Figure 1. The current Vehicle to Everything (V2X) environment.
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Figure 2. Block diagram of the proposed lifecycle of B-UV2X.
Figure 2. Block diagram of the proposed lifecycle of B-UV2X.
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Figure 3. Proposed B-UV2X.
Figure 3. Proposed B-UV2X.
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Figure 4. Working operation of the proposed B-UV2X security and privacy hierarchy.
Figure 4. Working operation of the proposed B-UV2X security and privacy hierarchy.
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Figure 5. Chain code with MPoS. Test code for simulation of the proposed B-UV2X.
Figure 5. Chain code with MPoS. Test code for simulation of the proposed B-UV2X.
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Figure 6. The working operation of the proposed B-UV2X lifecycle: (1) shows the rate of data captured by the IoVs, (2) shows the rate of data collected, and (3) shows that the fluctuation between the data received and the data scheduled for execution.
Figure 6. The working operation of the proposed B-UV2X lifecycle: (1) shows the rate of data captured by the IoVs, (2) shows the rate of data collected, and (3) shows that the fluctuation between the data received and the data scheduled for execution.
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Figure 7. IoV-enabled data capture: (1) shows the original image, (2) shows the transformation in the binary color format, (3) shows the extracted features for heuristic purposes, and (4) shows the optimized record preservation.
Figure 7. IoV-enabled data capture: (1) shows the original image, (2) shows the transformation in the binary color format, (3) shows the extracted features for heuristic purposes, and (4) shows the optimized record preservation.
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Figure 8. IoV-enabled data capture: (1) shows the original image, (2) shows the transformation in the binary color format, (3) shows the extracted features for heuristic purposes, and (4) shows the optimized record preservation.
Figure 8. IoV-enabled data capture: (1) shows the original image, (2) shows the transformation in the binary color format, (3) shows the extracted features for heuristic purposes, and (4) shows the optimized record preservation.
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Figure 9. Monitoring of resource usage: shows the consumption fluctuation in number of IoVs connected and number of requested transactions.
Figure 9. Monitoring of resource usage: shows the consumption fluctuation in number of IoVs connected and number of requested transactions.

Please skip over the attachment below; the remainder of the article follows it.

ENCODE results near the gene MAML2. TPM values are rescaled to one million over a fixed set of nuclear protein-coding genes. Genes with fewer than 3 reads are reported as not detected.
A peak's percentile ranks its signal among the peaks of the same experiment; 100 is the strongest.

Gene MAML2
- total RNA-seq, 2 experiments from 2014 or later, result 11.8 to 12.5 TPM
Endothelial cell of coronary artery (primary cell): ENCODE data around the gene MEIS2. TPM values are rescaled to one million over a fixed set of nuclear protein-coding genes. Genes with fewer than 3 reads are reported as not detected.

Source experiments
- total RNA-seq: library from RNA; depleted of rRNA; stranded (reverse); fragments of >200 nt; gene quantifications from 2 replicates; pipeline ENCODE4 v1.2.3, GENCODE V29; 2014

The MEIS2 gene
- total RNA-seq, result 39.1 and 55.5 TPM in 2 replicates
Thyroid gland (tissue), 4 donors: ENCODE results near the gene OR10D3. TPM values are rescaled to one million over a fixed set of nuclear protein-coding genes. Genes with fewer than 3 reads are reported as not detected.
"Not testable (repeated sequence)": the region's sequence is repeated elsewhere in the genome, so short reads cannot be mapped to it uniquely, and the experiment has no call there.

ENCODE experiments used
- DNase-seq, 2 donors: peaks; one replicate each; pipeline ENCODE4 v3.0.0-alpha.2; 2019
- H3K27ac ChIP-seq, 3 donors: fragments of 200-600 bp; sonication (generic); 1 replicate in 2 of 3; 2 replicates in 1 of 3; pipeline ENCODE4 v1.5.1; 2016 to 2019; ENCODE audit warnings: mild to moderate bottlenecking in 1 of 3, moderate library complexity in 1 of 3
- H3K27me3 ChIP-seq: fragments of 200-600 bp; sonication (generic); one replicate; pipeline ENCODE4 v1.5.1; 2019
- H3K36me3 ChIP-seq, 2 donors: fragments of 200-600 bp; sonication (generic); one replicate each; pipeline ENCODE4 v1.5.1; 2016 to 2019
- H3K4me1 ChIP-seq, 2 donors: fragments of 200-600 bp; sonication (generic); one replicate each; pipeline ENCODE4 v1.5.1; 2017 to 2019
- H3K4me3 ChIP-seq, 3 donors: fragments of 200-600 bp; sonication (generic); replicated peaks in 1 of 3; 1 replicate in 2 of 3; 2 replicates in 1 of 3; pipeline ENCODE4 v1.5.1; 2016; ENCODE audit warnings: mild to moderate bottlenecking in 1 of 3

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Figure 10. UAV-assisted consortium distributed vehicular network shows the fluctuation between the predefined hyperledger consensus and the proposed B-UV2X.
Figure 10. UAV-assisted consortium distributed vehicular network shows the fluctuation between the predefined hyperledger consensus and the proposed B-UV2X.
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Table 1. Related literature on blockchain, UAV-assisted vehicular networks, and vehicle to everything.
Table 1. Related literature on blockchain, UAV-assisted vehicular networks, and vehicle to everything.
Title of the ArticleProposed Method/ProcedureResearch Gaps in the StudySimilarities and Differences with the Proposed B-UV2X
Internet of Drones (IoD) applications with blockchain [20]The authors of this paper discussed the role of blockchain and its integration in the improvement of IoD connectivity and security, as well as the importance of distributed applications for drone-based data management and monitoring in a protected manner, especially in smart-city environments.
  • Scope of data privacy security issues
  • Explored commercial applicational problems
  • Derived blockchain mechanism proposed
  • Data optimization and offloading issues
  • Internet-of-Vehicles (IoV) connectivity
  • Blockchain permissionless network
  • Platform interoperability limitation
  • Security and privacy concerns
A decentralized machine learning framework for intrusion detection in UAV using blockchain distributed ledger modular infrastructure [21]This paper presents a distributed framework for intrusion detection using integrated machine learning and blockchain technologies. In this design, the system is potentially able to significantly enhance the integrity, transparency, and storage of information for smart decision-making among multiple UAVs.